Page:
Thursday, March 01, 2007

That's so gay

I'm irritated. I've tried not to be, but it doesn't seem to be working. Watching the polls and pre-pre-pre-election info for the presidential race, I've seen that quite a few more people are willing to support a gay president than a Mormon president (although this statement combines two polls that didn't have comparable questions). Personally, I'm offended that anybody wouldn't want either kind of president because I think you should elect an official based on their character, policy, and leadership ability not on some ridiculous non-issue like religion or orientation. But the comparison does underline that it's becoming mighty unpopular to be Mormon these days, and apparently increasingly acceptable to be gay.

Well, if I can't have everything, I'll just be glad for the increased tolerance for gays.

But then I had to read the story about the Mormon girl disciplined for saying "that's so gay" in response to being teased about having 11 mothers. So, she was being harassed for being a Mormon, used an inappropriate come-back and lands in the principal's office being disciplined for her crimes while her provokers got off scot free. Hmmm.... Lawsuits and crankiness all around.

I don't think her behavior is acceptable, but I do think it's more likely that she was not being deliberately offensive than it is that the kids who were harassing her were not being deliberately offensive. Basically, it seems that the school's policy is that insulting/harassing Mormons is just fine and dandy, but insulting/harassing gays is hateful and borders on criminal.


Anonymous said...

Another way to look at it is that even a good Mormon girl doesn't think twice about using a gay slur (yes, that's what it is).

That she was not being "deliberately offensive" shows the degree to which a gay slur can quickly gain acceptance and become mainstream with such little resistance (until now).

It's disturbing because it's not some historical slur like "spook" that a teenager these days might not connect to its racist etymology. Instead, children are using "gay" in place of dumb, stupid, lame, etc. The claim that she wasn't being "deliberately offensive" is a weak one.

In my opinion Mormons (myself included here) should have to take some teasing for polygamy. They practiced it for years. It's still Church doctrine. I'm not sure why you call it an "insult" equal to the one she responded with. This isn't the tit for tat situation you make it out to be.

Scot said...

…while her provokers got off scot free.

I’ll have you know I take great offence with your usage of the word scot. To just throw that around as some synonym for a lack of responsibility for one’s actions, well, it hurts.

Did you set that up for me ;-)?

Can’t disagree with you, L, really. All the students should have gotten the same “referral”, warning (if I read the story correctly). Is it clear what part of the incident the teacher actually heard? Not that I think the teacher couldn’t have been an anti-LDS bigot, I just didn’t see the detail and it is important.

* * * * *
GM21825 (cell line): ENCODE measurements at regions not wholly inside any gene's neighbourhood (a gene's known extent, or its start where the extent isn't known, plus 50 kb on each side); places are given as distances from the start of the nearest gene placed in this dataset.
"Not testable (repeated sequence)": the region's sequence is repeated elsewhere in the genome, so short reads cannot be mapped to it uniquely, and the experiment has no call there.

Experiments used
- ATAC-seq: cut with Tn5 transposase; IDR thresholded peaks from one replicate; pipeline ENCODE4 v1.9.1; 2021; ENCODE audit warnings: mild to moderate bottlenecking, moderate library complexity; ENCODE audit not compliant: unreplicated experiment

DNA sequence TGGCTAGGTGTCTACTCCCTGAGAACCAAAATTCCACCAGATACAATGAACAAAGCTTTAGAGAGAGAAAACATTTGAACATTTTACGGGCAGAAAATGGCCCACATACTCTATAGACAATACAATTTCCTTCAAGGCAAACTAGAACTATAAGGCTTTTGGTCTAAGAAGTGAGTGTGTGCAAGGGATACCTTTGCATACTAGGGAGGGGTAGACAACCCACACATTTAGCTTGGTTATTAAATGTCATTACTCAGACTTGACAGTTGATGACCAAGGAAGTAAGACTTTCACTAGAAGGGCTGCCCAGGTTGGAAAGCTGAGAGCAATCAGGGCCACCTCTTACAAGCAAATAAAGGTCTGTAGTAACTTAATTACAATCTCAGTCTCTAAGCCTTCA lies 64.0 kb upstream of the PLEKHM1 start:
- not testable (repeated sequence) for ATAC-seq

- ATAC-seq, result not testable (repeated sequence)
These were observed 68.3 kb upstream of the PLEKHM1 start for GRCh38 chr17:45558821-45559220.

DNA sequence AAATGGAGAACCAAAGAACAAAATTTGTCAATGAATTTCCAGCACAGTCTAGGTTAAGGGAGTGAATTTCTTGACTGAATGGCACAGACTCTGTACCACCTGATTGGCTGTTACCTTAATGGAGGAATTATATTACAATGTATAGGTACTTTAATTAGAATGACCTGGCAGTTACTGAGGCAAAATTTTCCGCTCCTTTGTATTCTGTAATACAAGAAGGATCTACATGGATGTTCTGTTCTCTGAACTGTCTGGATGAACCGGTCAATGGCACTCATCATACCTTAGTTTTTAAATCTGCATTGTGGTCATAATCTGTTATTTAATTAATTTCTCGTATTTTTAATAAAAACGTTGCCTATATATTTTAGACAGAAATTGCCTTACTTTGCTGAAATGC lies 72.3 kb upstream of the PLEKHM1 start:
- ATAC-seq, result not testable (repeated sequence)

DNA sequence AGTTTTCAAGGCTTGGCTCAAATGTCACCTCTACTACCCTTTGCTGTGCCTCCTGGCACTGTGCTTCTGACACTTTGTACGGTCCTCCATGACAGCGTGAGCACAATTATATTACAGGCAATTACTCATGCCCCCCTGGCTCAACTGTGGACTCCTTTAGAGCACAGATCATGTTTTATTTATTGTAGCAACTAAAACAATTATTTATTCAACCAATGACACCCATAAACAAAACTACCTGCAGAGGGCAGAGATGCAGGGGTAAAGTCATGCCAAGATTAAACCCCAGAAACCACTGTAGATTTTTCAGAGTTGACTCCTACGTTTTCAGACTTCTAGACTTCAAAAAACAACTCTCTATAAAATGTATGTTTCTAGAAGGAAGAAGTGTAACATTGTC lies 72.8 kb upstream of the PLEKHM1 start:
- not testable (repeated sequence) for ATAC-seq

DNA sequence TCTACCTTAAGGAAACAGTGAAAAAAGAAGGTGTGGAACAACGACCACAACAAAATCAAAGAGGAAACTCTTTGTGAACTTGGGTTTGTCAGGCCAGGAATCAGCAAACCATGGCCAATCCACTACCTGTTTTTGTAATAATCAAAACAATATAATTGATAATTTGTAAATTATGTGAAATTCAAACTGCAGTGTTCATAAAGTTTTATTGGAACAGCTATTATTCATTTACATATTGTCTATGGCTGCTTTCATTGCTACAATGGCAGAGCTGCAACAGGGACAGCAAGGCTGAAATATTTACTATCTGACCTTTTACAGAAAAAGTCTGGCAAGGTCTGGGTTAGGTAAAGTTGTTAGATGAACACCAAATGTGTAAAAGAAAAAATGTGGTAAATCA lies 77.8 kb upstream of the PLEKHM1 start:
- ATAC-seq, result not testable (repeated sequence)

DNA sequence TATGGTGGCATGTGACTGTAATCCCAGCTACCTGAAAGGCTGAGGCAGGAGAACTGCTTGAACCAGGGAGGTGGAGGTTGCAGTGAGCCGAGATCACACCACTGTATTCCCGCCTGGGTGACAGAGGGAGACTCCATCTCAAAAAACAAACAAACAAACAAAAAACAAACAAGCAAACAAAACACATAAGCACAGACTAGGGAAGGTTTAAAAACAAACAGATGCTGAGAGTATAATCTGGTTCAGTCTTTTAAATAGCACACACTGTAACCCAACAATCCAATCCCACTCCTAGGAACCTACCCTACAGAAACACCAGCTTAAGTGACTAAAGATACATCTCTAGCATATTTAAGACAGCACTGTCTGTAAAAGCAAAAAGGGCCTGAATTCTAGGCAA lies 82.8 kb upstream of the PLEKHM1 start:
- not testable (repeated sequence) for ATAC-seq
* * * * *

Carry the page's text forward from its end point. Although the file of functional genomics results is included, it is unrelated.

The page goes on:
But the comparison does underline that it's becoming mighty unpopular to be Mormon these days, and apparently increasingly acceptable to be gay.

My sense is that it’s becoming far easier to be both, but the change has been most dramatic for gays in the last decade. The problems with comparing polls aside, LDS folks are certainly gaining high national positions; I can’t yet imagine a gay person being senate majority leader or making a serious bid for the presidency.

If you’re right, though, I promise to stand side by side with you in protest if they start annulling your marriages, for what it’s worth. Heck, I’d write a letter suggesting referrals for the other teasers in this case if you have the address :-).

-L- said...

Anon, I didn't excuse what she said. I specifically said it was inappropriate. I know lots of people (and I bet you do too) who use gay in this less-than-politically-correct way but who harbor no ill will toward gays, but it's still a wrong thing to say.

I didn't make it out to be "tit for tat", I made it out that the girl was less culpable than those who insulted her because I suspect she meant nothing at all toward any of them personally or to gays in general as opposed to their frank personal harassment. The way you defend them harassing her is like me saying, "Well, I called him a fudge packer, but it's only because of what they really do." Take a step back and look at why you're so eager to condemn on one hand and excuse on the other. It's kind of ridiculous.

Anonymous said...

it all depends on the context. in that school the year before one kid was hired to beat up some gay student. i think it's been a while in that community since mormons have been beaten up.

its not easy being a school administrator. damned if you do, damned if you don't. let them make these minor adminstrative decisions without constant second guessing and certainly without threat of a lawsuit.

-L- said...

I have no quarrel with the policy, and I think the lawsuit may or may not have merit (depending on what precisely was included in the student's permanent record). I do think administrators have a responsibility to divert from policy when common sense demands it, and the student's treatment seems blatantly unfair from the limited particulars in the article.

Anonymous said...

without dragging this into the ground, my final concern is that these parents seem to be teaching their child that when she makes a mistake, rather than acknowledge it, make amends and move on, she should focus on the injustice of being "caught" when others are getting away.

sorry, honey, life isn't fair; the sooner you realize this, the happier you will be.